Suncell: Energy, Economy & Photovoltaics by Christopher C. Swan (Sierra Club Books: $17.95)
The easing of the energy crisis has removed the sense of urgency from the question of what to do when the world's fossil fuels run out. Without gas lines and rising oil prices, people and politicians are not much inclined to think about how electricity is generated and distributed or to embrace radical new schemes for doing it. When you flip the switch, the light comes on, which is more than you can say about most other things in life. So why tamper with a good thing?
The trouble with exhaustible fuels is that they will some day be exhausted. And the recent accident at the Chernobyl nuclear plant underscores once again how dangerous nuclear power is. However, as things now stand, the industrialized world has no choice. It is addicted to electricity, and we cannot imagine a world without it. Barely a hundred years has passed since the world began electrifying, but in that time, virtually everything has changed.
Where will electricity come from? Christopher C. Swan has written a highly readable and compelling book that argues that the future lies in photovoltaics--the direct generation of electricity from sunlight. Swan's book tells you everything about solar power, but it is as much a manifesto as a source of information. The arguments are not new, although they have not been heard in a few years. He portrays solar power as politically desirable, environmentally clean, inexhaustible and simple. Unfortunately, he concedes that it is more expensive than electricity generated conventionally by the local utility.
The technology of photovoltaics is available today. If the roof of an average-size home were covered with solar panels, they would generate enough electricity to run the house and sell electricity back to the utility. But such a roof would cost between $30,000 and $60,000, Swan says, and at that price, it doesn't pay.
So far, solar cells have been used either where the amount of electricity required is tiny--as in pocket calculators--or where the use itself makes it impractical to provide a conventional energy course--as in spacecraft, for which no extension cord will be long enough. In addition, solar electricity has found a niche in some rural dwellings, where the cost of stringing electric lines is prohibitive. This gives rise to the notion that electrifying the Third World may more easily be accomplished by solar cells than by large generating stations and extensive distribution grids.
Rooftop Power Plants
Swan describes with approval the major structural, institutional and societal changes that widespread use of photovoltaic cells would bring about. The notion of big, centralized power plants would give way to decentralized, rooftop power plants. This change would bring about a concomitant change in political attitudes, Swan says. He argues that making electricity at home is "highly compatible with the American values of self-reliance and liberty."
"The development of photovoltaics, and a wide range of renewable technologies," Swan says, "need not be an exercise in technological centralization and further specialization, but rather a transition to decentralized, accessible, and inherently more democratic means of utilizing the energy income we already receive."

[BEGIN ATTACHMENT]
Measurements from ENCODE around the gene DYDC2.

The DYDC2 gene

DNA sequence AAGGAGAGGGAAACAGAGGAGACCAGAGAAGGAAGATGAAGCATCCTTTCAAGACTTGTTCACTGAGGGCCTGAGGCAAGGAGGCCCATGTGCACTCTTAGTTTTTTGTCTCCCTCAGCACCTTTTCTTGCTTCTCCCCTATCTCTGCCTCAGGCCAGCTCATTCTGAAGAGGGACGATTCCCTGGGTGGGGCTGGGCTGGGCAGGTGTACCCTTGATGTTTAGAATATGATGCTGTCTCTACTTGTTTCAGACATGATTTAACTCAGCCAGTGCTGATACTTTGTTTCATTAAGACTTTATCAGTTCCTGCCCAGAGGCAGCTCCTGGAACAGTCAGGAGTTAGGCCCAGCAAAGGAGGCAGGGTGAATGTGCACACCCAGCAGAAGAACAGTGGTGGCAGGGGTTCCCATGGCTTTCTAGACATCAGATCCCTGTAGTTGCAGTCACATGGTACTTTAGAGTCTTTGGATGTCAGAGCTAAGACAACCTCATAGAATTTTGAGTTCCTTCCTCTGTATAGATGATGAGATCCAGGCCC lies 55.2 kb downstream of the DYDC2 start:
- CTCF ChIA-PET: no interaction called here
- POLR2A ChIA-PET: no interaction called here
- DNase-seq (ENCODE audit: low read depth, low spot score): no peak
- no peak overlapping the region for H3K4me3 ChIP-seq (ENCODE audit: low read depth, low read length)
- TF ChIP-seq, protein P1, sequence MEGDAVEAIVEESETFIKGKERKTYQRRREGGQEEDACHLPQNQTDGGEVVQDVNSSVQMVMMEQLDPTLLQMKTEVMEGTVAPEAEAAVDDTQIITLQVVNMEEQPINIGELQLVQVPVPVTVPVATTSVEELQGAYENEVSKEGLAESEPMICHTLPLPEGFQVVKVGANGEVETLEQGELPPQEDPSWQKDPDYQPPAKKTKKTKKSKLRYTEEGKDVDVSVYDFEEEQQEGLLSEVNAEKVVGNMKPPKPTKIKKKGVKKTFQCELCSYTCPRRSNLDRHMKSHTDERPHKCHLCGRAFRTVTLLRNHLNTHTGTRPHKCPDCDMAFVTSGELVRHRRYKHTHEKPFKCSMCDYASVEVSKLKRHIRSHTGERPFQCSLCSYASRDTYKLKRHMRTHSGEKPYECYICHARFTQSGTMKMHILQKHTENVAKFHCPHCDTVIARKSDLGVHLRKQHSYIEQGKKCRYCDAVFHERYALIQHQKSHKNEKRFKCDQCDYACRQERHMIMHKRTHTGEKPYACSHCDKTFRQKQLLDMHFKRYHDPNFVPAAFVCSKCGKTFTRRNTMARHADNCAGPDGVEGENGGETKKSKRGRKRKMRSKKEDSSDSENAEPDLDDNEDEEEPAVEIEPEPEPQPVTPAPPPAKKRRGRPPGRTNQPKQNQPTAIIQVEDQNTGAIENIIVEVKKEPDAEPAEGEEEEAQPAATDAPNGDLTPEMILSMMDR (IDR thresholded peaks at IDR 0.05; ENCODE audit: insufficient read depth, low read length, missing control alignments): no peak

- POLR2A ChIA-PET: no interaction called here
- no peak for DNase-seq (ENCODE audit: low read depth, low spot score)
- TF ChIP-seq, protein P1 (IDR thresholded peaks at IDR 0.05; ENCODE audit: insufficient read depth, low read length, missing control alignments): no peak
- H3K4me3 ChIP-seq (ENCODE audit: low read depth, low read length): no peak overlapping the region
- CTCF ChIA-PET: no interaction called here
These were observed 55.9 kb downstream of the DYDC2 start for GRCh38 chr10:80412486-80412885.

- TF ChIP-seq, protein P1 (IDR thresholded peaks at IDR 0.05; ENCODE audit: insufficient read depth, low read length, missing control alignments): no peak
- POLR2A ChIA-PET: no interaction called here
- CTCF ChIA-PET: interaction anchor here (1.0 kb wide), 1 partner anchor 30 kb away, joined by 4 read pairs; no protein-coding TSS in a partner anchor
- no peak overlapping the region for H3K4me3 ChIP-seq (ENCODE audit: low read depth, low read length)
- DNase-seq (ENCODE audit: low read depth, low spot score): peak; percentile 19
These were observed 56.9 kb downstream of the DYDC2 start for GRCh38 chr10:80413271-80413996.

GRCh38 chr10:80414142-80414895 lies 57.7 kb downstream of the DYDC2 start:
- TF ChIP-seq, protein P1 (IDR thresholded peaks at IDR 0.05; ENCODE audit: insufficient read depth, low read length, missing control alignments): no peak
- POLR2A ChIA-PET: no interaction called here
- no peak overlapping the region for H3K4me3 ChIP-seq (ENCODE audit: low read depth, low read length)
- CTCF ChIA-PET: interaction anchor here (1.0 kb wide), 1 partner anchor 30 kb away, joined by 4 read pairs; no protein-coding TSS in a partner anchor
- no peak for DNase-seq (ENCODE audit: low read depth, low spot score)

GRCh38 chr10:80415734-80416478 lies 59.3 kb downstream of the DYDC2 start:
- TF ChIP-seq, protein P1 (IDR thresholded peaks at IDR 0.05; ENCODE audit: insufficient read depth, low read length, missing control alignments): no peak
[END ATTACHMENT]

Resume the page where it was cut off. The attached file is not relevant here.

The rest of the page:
Yes, photovoltaics is a wonderful thing, if only it was cheaper. No problem, Swan says. It is going to be cheaper. But while his statements about the current state of photovoltaics are well documented, his predictions about the future of this technology are no more than assertions. And he seems to think that if you repeat assertions often enough, they come true by virtue of repetition.
"If one word characterizes current photovoltaic research, it is portentous, " Swan writes at one point. "The combination of intrinsically simple production methods and commonplace materials suggests that electricity generating is about to become simpler than ever before."
Elsewhere he asserts: "All the technology required to modify an existing home (to be 100% solar) is either on the market now, in research projects now under way, or likely to be available within five to ten years." And again: "The photovoltaic industry is now displaying all the signs that it is about to enter a period of exploding growth, innovation and wealth." And again: "It is highly likely that PV (photovoltaic) electricity will be competitive with all other sources within five to eight years." Excuse me, but haven't we heard these promises before?
To be sure, the government has acted foolishly in eliminating the income tax credit for solar installations that was available until the end of last year. The research and development of new technologies that promise major social advantages should be publicly subsidized, just as the development of nuclear power has received billions of dollars of public subsidy since the end or World War II. If solar energy had received the same kind of support, perhaps it would already be competitive with traditional forms of power.
Swan's book should revive flagging interest in photovoltaics, and it may make some readers want to rush out and install solar panels on their roofs, even without the tax credit. He paints an appealing scenario that envisions a constant and reliable source of electricity tied to a socially agreeable means of producing it. It may even be accurate.